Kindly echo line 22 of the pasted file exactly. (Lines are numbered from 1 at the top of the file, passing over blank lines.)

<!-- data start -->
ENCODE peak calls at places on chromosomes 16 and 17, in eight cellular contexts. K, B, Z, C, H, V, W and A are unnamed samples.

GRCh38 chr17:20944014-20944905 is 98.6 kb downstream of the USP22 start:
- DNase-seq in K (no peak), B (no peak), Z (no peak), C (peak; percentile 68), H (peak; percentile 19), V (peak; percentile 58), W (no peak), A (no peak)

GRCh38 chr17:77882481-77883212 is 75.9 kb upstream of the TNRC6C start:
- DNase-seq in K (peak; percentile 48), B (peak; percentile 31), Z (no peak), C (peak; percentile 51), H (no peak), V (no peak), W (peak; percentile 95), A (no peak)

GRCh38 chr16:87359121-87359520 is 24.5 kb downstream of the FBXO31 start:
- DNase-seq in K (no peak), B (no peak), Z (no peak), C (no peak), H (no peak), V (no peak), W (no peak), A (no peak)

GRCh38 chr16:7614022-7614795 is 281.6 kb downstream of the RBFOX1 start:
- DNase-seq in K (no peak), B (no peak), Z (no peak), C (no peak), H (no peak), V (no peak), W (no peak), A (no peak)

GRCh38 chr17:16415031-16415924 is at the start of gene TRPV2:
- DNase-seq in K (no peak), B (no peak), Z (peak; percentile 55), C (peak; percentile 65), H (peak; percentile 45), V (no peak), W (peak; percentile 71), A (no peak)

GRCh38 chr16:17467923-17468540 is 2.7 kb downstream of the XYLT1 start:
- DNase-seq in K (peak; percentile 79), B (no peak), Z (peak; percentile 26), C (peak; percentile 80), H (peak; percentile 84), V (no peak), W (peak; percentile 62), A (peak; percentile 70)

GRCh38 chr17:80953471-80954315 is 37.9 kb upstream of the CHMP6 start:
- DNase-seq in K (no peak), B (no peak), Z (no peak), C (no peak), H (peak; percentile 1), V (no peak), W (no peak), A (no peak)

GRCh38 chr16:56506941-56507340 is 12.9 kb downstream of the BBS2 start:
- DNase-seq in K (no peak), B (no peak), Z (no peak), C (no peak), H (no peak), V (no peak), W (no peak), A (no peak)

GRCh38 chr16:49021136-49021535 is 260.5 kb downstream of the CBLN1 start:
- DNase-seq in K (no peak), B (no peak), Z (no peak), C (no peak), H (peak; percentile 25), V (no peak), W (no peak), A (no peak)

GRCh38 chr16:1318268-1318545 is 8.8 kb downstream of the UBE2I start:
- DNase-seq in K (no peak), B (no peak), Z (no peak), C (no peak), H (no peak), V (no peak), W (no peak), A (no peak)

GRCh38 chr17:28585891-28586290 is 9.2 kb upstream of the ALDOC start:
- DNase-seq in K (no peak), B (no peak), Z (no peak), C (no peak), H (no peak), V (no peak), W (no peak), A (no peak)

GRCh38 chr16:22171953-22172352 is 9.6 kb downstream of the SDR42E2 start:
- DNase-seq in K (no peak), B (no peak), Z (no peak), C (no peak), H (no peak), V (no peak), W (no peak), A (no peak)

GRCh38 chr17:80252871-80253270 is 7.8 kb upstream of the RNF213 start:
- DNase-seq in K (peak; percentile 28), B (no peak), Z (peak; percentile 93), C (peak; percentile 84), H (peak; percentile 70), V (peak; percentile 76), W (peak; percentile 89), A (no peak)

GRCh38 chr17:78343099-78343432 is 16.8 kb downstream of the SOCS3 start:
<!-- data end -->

GRCh38 chr17:28585891-28586290 is 9.2 kb upstream of the ALDOC start: